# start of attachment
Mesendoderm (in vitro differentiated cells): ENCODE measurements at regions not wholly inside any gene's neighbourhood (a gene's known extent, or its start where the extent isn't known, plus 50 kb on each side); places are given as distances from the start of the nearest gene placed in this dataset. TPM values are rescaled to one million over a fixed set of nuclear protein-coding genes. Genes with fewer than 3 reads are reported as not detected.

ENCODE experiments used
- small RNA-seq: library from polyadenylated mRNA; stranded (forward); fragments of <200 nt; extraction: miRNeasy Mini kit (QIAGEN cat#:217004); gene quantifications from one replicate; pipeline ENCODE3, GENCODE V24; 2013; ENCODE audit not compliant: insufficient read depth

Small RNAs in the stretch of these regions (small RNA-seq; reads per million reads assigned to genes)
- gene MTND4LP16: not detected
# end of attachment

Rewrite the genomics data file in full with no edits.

Mesendoderm (in vitro differentiated cells): ENCODE measurements at regions not wholly inside any gene's neighbourhood (a gene's known extent, or its start where the extent isn't known, plus 50 kb on each side); places are given as distances from the start of the nearest gene placed in this dataset. TPM values are rescaled to one million over a fixed set of nuclear protein-coding genes. Genes with fewer than 3 reads are reported as not detected.

ENCODE experiments used
- small RNA-seq: library from polyadenylated mRNA; stranded (forward); fragments of <200 nt; extraction: miRNeasy Mini kit (QIAGEN cat#:217004); gene quantifications from one replicate; pipeline ENCODE3, GENCODE V24; 2013; ENCODE audit not compliant: insufficient read depth

Small RNAs in the stretch of these regions (small RNA-seq; reads per million reads assigned to genes)
- gene MTND4LP16: not detected